Derby-winning trainer looks back at his career in 2014 interview
Peter Thomas met Geoff Wragg six years after his final runner
First published on, May 30, 2014
When Grand Passion fizzled out like an inappropriately damp, ninth-placed squib in the Churchill Stakes on November 22, 2008, it marked the final appearance of the name Wragg on a British racecard and the passing of a prolific and persistently glorious era.
Anybody who had lived long enough to see both the birth of the dynasty – when Harry Wragg was spawned in the unlikely breeding ground of Sheffield – and its end – when his son Geoff walked out of Lingfield on that unremarkable winter’s afternoon – would have been entitled not only to geriatric treatment on a National Health Service that wasn’t founded until Harry’s illustrious riding career had ended, but also to a telegram from the Queen.
In between times, that same geriatric might have witnessed father win all five Classics in the saddle and all but the Oaks as a trainer, and son cut a silver-haired dash through the Group races of three continents, including the Derby of 1983 with the gifted but underrated Teenoso.
Neither won a trainer’s championship and Harry managed just one jockeys’ title – when the omnipotent Gordon Richards was hamstrung by injury in 1941 – but between them they, along with Harry’s jockey brothers Sam and Arthur, ensured the family name would remain etched in racing folklore long after the final Wragg had called it a day.
It could all have been so different, however. There were times, decades apart, when the racing futures of both Harry and Geoff hung by the slenderest and tautest of threads, with only destiny to prevent the irreparable fraying of their bond with the turf.
Geoff, now 84 and comfortably retired on Newmarket’s Bury Road, in reassuring view of the clock tower of his former Abington Place stables, is happy to recount the tale of how his father, having been born in 1902 and escaped a life of shovelling coal for the furnaces of a Sheffield steelworks, came within a hair’s breadth of abandoning what would prove to be his route to glory and fortune.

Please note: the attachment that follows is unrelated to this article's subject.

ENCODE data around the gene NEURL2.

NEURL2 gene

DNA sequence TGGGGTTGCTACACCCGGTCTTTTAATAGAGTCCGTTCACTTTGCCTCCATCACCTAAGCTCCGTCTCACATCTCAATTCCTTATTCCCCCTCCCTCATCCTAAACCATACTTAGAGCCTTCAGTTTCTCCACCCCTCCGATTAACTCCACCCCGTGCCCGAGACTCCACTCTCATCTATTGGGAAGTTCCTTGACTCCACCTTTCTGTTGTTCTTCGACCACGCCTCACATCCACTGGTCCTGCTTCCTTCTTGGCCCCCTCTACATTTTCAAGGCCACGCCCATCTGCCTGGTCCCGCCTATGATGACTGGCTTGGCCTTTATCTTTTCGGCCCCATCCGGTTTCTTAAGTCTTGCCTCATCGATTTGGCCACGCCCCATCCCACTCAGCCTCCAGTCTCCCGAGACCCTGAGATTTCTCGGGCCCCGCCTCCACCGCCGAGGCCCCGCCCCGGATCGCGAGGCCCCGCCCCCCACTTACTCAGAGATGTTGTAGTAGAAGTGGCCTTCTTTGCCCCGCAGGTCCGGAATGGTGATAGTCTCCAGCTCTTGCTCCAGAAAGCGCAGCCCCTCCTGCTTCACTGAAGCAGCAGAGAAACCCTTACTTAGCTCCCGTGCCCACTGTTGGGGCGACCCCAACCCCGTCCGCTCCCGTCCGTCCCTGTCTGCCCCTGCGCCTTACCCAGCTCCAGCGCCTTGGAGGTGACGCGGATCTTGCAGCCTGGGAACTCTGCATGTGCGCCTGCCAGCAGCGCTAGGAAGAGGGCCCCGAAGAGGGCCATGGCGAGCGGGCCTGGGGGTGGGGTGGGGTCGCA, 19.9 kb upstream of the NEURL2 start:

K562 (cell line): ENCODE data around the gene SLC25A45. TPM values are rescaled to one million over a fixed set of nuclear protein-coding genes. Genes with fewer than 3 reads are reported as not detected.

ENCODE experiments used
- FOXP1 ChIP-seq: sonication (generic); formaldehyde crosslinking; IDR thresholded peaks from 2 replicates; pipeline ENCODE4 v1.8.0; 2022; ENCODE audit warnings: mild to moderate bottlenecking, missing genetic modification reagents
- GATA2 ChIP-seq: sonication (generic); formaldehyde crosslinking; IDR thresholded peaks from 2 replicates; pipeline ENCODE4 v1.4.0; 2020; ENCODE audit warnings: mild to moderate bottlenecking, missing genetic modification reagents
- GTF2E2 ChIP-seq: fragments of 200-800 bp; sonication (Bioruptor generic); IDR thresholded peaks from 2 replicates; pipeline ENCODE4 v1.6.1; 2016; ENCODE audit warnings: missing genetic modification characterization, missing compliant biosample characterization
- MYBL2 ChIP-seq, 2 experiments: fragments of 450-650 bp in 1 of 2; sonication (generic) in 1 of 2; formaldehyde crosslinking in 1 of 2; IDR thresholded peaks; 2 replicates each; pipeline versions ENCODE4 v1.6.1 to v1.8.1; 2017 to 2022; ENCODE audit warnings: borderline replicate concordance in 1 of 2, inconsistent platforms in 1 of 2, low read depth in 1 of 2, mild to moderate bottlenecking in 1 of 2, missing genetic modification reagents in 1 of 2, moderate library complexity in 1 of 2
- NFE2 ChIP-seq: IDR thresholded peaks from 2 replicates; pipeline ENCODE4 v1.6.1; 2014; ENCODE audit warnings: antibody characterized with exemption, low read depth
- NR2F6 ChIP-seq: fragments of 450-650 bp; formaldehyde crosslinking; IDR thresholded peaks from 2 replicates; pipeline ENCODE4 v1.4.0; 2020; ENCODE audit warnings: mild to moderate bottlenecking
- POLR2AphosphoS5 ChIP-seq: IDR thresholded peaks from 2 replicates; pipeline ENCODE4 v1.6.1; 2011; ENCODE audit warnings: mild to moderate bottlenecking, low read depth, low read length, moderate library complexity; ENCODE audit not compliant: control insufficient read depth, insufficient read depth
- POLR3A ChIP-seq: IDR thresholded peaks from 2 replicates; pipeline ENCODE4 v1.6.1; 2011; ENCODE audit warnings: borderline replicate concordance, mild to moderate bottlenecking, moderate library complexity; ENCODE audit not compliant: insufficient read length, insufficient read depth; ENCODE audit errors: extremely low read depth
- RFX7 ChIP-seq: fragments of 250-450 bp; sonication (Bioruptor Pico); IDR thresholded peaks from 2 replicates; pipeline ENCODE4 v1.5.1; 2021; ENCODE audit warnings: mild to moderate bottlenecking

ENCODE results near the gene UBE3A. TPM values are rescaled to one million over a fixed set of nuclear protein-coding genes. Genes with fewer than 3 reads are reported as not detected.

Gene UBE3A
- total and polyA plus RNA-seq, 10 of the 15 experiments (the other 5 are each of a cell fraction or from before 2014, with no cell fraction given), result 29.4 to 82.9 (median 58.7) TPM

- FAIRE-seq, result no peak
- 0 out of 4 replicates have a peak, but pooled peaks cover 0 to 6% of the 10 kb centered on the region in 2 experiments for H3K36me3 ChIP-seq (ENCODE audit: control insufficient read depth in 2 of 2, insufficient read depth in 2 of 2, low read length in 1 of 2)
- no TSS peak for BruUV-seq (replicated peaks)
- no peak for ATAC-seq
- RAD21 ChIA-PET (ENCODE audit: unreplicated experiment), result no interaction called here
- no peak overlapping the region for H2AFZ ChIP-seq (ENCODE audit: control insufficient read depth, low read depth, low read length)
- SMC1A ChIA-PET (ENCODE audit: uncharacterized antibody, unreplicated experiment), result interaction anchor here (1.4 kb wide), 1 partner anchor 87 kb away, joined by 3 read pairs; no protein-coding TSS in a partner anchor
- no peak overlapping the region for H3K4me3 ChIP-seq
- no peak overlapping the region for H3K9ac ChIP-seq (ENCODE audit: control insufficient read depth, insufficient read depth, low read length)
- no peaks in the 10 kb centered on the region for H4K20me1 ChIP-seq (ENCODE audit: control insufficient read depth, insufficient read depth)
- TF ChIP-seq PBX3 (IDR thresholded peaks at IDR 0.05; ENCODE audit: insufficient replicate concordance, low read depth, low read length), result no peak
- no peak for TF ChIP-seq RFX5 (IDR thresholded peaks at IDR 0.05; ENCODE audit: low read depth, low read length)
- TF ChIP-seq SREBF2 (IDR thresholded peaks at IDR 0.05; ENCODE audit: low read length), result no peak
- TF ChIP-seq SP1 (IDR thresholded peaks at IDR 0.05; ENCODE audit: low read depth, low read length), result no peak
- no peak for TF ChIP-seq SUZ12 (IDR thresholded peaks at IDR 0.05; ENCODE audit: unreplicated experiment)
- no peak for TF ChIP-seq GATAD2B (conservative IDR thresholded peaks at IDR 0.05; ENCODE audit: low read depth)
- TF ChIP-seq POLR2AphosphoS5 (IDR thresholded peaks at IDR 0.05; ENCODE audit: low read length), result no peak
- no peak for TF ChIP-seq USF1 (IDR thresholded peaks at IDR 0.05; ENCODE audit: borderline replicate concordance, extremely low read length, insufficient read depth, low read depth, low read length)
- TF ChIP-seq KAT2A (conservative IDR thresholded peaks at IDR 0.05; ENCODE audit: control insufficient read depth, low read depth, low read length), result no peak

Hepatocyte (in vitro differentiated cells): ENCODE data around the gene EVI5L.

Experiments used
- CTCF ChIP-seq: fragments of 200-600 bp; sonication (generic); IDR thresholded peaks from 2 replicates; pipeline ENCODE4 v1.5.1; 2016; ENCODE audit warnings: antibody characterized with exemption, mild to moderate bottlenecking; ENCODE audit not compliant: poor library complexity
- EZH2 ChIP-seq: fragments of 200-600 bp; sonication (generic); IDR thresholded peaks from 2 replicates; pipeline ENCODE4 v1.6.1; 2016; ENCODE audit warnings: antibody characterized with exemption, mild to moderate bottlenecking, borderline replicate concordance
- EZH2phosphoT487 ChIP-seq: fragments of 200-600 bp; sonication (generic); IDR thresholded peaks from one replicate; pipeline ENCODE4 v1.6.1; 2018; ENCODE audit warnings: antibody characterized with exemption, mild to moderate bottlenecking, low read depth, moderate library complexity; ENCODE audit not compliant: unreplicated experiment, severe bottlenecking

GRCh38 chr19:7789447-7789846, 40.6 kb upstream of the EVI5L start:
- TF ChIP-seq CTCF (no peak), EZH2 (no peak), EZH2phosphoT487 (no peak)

Having made his way to Newmarket – where he quickly made up for never having sat on a horse before – and ridden with some success for trainer Bob Colling, he finally decided the time had come to reap rather more reward than was available to the apprentices of the day, and so he stated his case to the guv’nor.
“When he came out of his time he’d ridden a few winners and earned a bit of cash,” says Geoff, “but when he went into the office to see the old boy, hoping to get a bit more lolly, Colling said ‘Don’t you realise I’ve made you and you should be thankful for all you’ve got’.
“Father went down the Bury Road with tears in his eyes, got to his digs and told everyone he was fed up with racing and going home to Sheffield. Luckily, there was a lad that used to drive him around who told him not to be so stupid. ‘You’ve got two rides at Brighton tomorrow and you’re coming with me,’ he said, ‘and don’t argue’.”
He went to Brighton the next day, rode two winners and never looked back.
Just as the steelworks’ loss was racing’s gain, so the world of electronics let Geoff Wragg slip between its wiry fingers 30 years later.